L'œuvre "Untitled" (Last Light) - Centre Pompidou

L'œuvre

"Untitled" (Last Light)

Keywords :

concept.resource

Reproduction d'une œuvre

Crédit photographique : © Georges Meguerditchian - Centre Pompidou, MNAM-CCI /Dist. RMN-GP
© The Felix Gonzales-Torres Foundation

À propos de l'œuvre

Felix Gonzalez Torres (1957 - 1996)

"Untitled" (Last Light)

1993

Description de l'ampoule : 10 watts 120 volts G9 Candelabra Screw (E12) Base Satin White Globe Decor Incandescent Westinghouse Light Bulb Spécifications : Westinghouse 03864 Voltage: 120 volts Wattage: 10 watts Détails techniques : Color/Finish: Satin White Average Lifetime: 1500 hours Lumens (light output): 50

Inscriptions :sur le certificat

Published by A.R.T. Press, Los Angeles and Andrea Rosen Gallery, New York

Achat, 2010

Numéro d'inventaire : AM 2010-258

Description for the presentation 2011 in the National Museum of Modern Art

Having settled in the United States in 1979, the Cuban-born American artist Felix Gonzalez-Torres made plentiful but critical use of Conceptual and Minimalist forms of art, combining political militancy, a poetics of emotion, and formal reflection, using ordinary materials to extraordinary ends. A simple electrical wire punctuated by 24 bulbs, Untitled (Last Light) prompts a certain melancholy. A memorial for his partner Ross Laycock, who died of AIDS in 1991, the work symbolizes the endless cycle of life and death, the passage of time though the 24 hours of day and night.

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Description for the presentation 2014 in the National Museum of Modern Art

The work of Cuban-born artist Felix Gonzalez-Torres, whose family emigrated to the United States in 1979, revolves around themes both personal and political, such as racism, homophobia, history and international politics. Inspired by Christmas decorations, his light-bulb installations suggest both celebration and memorial. Untitled (Last Light) alludes to his friend Ross Laycock’s death from AIDS in 1991, evoking not only death but also renewal, bulbs always being replaced as they burn out.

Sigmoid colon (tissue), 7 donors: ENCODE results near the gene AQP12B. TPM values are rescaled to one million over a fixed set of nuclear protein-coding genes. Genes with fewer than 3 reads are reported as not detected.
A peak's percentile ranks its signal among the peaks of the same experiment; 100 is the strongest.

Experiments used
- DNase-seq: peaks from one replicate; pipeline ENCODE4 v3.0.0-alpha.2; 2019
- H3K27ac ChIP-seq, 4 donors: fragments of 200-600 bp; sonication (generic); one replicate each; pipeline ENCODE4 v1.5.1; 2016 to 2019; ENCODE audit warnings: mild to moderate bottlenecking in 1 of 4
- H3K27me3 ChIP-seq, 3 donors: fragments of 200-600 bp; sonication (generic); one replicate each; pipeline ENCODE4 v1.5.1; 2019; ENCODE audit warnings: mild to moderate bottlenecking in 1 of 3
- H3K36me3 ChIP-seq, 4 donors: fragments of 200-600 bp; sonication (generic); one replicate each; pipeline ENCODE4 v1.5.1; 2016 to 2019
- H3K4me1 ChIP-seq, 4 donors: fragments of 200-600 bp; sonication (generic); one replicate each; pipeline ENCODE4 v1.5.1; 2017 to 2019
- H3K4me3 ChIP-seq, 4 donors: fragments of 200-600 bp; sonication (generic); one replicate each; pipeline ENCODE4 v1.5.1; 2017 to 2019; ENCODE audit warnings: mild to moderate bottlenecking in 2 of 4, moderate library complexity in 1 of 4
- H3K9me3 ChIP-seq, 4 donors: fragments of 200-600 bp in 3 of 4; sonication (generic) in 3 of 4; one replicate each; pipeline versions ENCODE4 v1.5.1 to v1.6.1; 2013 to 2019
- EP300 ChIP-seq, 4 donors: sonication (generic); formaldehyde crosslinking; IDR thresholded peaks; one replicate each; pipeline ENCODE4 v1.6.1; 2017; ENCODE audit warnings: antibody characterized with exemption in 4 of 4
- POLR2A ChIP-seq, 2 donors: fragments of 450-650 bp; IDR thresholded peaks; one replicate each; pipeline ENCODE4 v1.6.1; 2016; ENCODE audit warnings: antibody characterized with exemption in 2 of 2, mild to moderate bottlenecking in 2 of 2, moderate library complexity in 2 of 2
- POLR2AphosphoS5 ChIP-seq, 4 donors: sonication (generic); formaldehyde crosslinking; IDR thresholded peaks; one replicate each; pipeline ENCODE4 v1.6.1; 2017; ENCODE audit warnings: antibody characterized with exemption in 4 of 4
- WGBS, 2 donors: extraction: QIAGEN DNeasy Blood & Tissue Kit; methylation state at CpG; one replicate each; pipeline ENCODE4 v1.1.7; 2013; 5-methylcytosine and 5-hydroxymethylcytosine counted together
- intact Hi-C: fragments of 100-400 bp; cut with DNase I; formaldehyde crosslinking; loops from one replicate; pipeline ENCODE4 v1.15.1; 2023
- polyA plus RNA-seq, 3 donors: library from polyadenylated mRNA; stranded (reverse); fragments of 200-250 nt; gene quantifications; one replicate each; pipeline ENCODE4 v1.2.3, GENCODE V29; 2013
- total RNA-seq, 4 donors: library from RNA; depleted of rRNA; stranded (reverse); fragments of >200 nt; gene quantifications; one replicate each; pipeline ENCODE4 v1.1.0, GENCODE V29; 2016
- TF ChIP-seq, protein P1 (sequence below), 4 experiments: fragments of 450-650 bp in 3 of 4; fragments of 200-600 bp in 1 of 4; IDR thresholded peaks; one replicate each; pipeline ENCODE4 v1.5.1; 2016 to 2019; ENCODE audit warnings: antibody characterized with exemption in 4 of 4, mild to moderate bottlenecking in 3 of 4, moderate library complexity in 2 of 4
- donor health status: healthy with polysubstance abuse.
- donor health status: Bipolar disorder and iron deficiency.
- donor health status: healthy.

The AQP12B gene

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Description for the presentation 2018 in the National Museum of Modern Art

Influenced by Minimal and Conceptual Art, Félix González-Torres dealt with themes both personal and political, such as racism and homophobia. He began making installations of light bulbs strung together in 1991, the year when his partner died of AIDS. Untitled (Last Light) symbolizes the endless cycle of life and the passage of time, evoked by the 24 bulbs corresponding to the hours of the day. The idea of loss and renewal is also materialised by the inevitable failure of the bulbs, which are continuously replaced. The work is inhabited by a certain melancholy, poised as it is between the s...

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